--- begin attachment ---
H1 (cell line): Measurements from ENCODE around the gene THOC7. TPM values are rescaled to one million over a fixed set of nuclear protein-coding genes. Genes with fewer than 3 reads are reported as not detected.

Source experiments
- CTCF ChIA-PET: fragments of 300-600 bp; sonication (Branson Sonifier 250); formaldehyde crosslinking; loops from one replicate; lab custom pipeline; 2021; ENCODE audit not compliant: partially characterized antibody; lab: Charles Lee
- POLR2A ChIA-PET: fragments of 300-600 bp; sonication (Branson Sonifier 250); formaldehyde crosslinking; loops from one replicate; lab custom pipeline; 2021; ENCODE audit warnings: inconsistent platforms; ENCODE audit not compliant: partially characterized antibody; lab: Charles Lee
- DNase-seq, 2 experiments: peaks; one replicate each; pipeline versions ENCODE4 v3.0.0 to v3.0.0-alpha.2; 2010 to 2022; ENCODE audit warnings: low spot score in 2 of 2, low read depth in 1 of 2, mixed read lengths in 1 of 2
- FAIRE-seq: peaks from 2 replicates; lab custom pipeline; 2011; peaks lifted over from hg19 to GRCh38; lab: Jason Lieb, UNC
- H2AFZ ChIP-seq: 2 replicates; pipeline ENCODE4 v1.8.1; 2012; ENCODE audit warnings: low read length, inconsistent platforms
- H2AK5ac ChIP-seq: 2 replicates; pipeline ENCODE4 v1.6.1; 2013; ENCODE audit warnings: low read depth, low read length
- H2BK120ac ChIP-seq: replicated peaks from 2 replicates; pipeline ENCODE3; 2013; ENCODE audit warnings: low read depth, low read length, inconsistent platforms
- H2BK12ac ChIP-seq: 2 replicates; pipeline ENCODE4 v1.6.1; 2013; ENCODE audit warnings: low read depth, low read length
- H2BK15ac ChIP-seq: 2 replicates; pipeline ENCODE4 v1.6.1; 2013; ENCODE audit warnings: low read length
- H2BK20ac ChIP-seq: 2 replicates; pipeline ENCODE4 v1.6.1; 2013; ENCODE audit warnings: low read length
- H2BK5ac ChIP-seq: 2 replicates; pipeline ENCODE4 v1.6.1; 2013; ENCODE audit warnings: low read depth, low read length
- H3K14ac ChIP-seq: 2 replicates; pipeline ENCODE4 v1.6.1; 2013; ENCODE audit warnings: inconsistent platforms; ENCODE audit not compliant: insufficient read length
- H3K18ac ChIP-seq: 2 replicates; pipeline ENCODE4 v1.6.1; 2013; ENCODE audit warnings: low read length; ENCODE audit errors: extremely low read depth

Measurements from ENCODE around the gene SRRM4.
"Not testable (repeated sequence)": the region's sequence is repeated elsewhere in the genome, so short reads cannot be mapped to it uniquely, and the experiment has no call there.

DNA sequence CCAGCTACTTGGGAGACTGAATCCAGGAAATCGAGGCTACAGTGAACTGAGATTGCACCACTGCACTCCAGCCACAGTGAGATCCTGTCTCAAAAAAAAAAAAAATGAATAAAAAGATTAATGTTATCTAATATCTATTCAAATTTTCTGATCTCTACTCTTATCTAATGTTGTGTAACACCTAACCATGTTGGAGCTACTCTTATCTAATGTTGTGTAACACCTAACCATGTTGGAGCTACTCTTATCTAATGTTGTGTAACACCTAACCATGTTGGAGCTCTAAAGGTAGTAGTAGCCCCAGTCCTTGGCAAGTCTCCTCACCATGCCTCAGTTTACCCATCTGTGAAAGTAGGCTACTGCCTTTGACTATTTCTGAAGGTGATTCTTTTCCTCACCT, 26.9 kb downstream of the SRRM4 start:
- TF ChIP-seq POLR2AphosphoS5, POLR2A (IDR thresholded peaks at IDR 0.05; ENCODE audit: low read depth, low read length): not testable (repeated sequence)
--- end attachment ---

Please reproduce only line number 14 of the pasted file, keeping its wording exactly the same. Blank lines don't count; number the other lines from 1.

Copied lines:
- H3K14ac ChIP-seq: 2 replicates; pipeline ENCODE4 v1.6.1; 2013; ENCODE audit warnings: inconsistent platforms; ENCODE audit not compliant: insufficient read length